Luckily, as often happens in Africa when a bunch of white people are seen standing around looking worried/confused/lost two men came over and offered help. They knew of there being petrol in a town about 20 km down the main road then 8 km further down a side road. These guys were hoping to get there to pick up some of this petrol in order to bring it back to sell on the black market in Lilongwe. So it was a win-win situation for all: they knew where the gas was and we had an empty spot in our car. “John” (I think that was his name) hopped in our car and off we went. John didn’t speak much English so we all just sat there in silence for most of the way. This was of course the perfect atmosphere for imaging the kinds of crazy weapons and ninja skills he must surely have possessed. (Nah, not really, after 8 months in Africa without incident I blindly trust EVERYONE.)

We drove the 20 km along the main paved road to where John directed us to turn off down a dirt track. We drove and drove through lovely Malawian countryside. We passed many thatched roof houses, goats, women working in fields, children carrying water on their heads… and little else. Recall that we were on our way to a gas station. It was starting to seem unlikely that one would appear in this “middle of nowhere”. The road and scenery went on and on… and on and on… Then, all of a sudden we drove into a pretty bustling village! It just appeared out of nowhere! We drove through it and there it was – a station with gas pumps full of gasoline. We did a little victory dance, filled our cars and said goodbye to John.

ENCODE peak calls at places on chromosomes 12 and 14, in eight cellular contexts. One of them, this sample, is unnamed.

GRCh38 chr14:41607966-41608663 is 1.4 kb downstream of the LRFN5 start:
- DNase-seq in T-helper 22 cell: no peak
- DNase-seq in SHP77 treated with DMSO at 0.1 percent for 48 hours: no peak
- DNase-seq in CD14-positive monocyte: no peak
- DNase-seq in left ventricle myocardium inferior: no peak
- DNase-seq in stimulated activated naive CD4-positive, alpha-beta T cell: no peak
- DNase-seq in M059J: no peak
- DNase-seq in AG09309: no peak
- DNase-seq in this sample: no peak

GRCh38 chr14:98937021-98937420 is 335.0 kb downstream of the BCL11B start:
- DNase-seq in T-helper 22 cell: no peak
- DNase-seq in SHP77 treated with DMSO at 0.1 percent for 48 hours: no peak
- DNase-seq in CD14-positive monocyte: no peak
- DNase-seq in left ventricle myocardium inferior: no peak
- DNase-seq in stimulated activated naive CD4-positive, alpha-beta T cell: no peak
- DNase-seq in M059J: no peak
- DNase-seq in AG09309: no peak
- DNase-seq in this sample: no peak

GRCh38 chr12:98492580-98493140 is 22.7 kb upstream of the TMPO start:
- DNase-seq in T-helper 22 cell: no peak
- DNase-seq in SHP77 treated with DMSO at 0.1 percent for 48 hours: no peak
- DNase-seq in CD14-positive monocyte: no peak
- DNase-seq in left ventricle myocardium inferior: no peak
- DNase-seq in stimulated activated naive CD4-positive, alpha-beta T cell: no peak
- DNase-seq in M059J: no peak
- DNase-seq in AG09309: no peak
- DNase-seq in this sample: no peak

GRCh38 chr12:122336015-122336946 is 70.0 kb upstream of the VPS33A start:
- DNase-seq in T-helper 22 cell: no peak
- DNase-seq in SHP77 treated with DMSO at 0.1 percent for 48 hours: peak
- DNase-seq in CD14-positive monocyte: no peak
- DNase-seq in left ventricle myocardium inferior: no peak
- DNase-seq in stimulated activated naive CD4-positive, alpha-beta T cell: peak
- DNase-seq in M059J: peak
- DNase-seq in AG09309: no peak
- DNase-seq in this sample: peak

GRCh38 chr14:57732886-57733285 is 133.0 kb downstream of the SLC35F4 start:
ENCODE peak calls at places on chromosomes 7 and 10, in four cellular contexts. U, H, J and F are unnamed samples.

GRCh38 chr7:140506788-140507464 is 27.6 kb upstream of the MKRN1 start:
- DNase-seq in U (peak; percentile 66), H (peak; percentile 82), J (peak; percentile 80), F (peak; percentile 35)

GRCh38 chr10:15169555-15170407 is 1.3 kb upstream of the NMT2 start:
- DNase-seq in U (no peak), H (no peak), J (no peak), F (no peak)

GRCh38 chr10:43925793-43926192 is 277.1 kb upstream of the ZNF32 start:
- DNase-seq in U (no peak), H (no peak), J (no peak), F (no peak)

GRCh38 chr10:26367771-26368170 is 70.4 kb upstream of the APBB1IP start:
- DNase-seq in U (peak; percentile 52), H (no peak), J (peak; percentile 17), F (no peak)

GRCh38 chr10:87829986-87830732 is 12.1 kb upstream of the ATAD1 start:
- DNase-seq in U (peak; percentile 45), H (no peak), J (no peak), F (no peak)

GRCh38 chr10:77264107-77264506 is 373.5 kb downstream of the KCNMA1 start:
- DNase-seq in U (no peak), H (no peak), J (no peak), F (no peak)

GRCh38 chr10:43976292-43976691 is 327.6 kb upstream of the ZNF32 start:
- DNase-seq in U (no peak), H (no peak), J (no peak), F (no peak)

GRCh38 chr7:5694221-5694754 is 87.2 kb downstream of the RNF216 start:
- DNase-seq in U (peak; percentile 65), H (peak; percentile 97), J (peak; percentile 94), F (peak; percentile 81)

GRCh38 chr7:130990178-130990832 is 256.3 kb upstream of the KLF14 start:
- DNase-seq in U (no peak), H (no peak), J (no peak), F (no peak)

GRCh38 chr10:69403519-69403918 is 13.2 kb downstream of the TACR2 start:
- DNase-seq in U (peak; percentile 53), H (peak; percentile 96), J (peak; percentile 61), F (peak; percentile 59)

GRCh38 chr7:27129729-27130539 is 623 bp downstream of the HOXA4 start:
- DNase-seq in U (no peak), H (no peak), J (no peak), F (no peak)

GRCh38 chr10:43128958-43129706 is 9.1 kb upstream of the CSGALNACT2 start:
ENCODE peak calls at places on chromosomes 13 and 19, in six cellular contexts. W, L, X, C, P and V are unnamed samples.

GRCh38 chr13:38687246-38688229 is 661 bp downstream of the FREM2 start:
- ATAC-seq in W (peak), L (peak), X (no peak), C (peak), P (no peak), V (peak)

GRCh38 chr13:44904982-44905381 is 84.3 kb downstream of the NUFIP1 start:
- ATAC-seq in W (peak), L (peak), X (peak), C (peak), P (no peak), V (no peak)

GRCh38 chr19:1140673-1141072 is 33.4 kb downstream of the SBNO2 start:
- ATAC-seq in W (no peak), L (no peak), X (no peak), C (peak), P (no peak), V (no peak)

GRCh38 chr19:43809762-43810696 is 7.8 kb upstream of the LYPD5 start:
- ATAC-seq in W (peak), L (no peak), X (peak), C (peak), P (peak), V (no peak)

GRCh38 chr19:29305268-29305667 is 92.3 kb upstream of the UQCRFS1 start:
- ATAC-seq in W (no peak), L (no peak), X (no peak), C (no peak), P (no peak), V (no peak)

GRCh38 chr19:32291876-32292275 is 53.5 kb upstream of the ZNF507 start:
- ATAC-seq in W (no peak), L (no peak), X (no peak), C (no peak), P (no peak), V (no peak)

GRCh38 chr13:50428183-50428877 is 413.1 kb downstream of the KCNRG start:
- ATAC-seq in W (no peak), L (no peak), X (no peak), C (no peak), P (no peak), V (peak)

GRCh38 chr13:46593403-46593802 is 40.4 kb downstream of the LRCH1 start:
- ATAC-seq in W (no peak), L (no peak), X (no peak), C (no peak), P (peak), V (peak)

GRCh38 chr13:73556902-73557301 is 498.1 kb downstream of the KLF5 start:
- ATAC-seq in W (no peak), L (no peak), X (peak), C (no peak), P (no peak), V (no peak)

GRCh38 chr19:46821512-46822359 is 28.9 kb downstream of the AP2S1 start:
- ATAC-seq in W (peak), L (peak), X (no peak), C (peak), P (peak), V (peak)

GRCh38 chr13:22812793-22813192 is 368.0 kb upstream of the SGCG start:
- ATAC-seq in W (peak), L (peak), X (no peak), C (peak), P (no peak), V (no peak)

Before heading back down the dirt road through the countryside we decided to stop for some snacks in the heart of the village. As is common in African villages there was quite a bit of cheap street food on offer: roasted corn on the cob, corncakes, fatcakes, and bbq’d pork (for the meateaters). Also as is common in African villages where white people suddenly show up we became surrounded by people, mainly kids, staring at us and wanting us to take photos of them. It ended up being a really cool experience – we averted the first real potential disaster of the trip and also got a glance at authentic Malawian village life.

Adventure #2 – Car trouble